Random-Effects Linear Modeling and Sample Size Tables for Two Special Crossover Designs of Average Bioequivalence Studies: The Four-Period, Two-Sequence, Two-Formulation and Six-Period, Three-Sequence, Three-Formulation Designs.

Department of Biostatistics, The University of Kansas Medical Center, Mail Stop 1026, 3901 Rainbow Blvd., Kansas City, KS, 66160, USA, .
Clinical Pharmacokinetics (Impact Factor: 5.05). 10/2013; 52(12). DOI: 10.1007/s40262-013-0103-4
Source: PubMed


Due to concern and debate in the epilepsy medical community and to the current interest of the US Food and Drug Administration (FDA) in revising approaches to the approval of generic drugs, the FDA is currently supporting ongoing bioequivalence studies of antiepileptic drugs, the EQUIGEN studies. During the design of these crossover studies, the researchers could not find commercial or non-commercial statistical software that quickly allowed computation of sample sizes for their designs, particularly software implementing the FDA requirement of using random-effects linear models for the analyses of bioequivalence studies. This article presents tables for sample-size evaluations of average bioequivalence studies based on the two crossover designs used in the EQUIGEN studies: the four-period, two-sequence, two-formulation design, and the six-period, three-sequence, three-formulation design. Sample-size computations assume that random-effects linear models are used in bioequivalence analyses with crossover designs. Random-effects linear models have been traditionally viewed by many pharmacologists and clinical researchers as just mathematical devices to analyze repeated-measures data. In contrast, a modern view of these models attributes an important mathematical role in theoretical formulations in personalized medicine to them, because these models not only have parameters that represent average patients, but also have parameters that represent individual patients. Moreover, the notation and language of random-effects linear models have evolved over the years. Thus, another goal of this article is to provide a presentation of the statistical modeling of data from bioequivalence studies that highlights the modern view of these models, with special emphasis on power analyses and sample-size computations.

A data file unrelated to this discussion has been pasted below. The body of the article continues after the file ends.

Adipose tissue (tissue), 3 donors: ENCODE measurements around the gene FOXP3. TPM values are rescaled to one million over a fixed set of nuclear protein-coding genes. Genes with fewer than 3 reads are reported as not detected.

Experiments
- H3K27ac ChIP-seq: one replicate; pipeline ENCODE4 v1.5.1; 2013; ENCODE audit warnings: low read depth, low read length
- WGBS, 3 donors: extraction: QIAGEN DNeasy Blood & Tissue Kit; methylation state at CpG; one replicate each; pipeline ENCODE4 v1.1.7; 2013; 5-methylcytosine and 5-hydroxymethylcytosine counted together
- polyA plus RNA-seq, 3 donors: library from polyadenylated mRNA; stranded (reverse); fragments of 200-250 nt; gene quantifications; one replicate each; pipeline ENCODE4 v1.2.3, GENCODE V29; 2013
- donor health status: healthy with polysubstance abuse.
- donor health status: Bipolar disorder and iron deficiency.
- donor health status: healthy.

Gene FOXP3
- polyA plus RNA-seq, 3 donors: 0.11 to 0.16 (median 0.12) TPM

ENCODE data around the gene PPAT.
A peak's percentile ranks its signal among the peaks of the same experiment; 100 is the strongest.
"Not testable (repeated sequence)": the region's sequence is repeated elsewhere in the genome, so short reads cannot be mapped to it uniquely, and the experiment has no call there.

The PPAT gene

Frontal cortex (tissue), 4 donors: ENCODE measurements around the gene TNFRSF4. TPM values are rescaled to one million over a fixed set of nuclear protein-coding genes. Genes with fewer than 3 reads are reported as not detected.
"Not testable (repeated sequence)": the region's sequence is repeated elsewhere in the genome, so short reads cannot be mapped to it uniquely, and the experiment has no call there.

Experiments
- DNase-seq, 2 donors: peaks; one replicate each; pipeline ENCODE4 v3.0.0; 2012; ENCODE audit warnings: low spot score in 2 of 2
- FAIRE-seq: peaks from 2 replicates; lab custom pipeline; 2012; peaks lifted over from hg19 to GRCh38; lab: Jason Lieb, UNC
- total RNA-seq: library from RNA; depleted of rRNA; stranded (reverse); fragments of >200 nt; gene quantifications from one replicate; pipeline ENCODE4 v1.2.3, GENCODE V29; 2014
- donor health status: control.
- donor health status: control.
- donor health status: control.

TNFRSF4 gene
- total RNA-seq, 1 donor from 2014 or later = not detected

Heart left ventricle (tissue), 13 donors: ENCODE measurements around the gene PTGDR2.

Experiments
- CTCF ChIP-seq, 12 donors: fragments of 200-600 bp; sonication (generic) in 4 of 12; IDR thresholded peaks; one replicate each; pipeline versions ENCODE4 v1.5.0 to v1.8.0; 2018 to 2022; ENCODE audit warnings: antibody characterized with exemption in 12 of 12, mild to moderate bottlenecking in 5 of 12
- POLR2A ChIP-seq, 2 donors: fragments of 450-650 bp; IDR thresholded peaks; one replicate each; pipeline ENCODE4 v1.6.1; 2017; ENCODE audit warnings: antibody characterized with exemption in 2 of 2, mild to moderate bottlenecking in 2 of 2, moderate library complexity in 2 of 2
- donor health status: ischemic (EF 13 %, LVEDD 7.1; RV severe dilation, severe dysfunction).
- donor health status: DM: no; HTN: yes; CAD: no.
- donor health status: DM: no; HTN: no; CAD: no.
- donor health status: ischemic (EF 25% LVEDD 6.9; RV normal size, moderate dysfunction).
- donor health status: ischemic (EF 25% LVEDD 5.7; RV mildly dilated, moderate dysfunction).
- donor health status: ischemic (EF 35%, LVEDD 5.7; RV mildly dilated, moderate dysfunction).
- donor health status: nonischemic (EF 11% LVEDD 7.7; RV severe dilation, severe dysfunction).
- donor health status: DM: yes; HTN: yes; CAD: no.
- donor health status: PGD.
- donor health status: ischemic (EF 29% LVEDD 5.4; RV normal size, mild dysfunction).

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Available from: Ron Krebill, Feb 03, 2014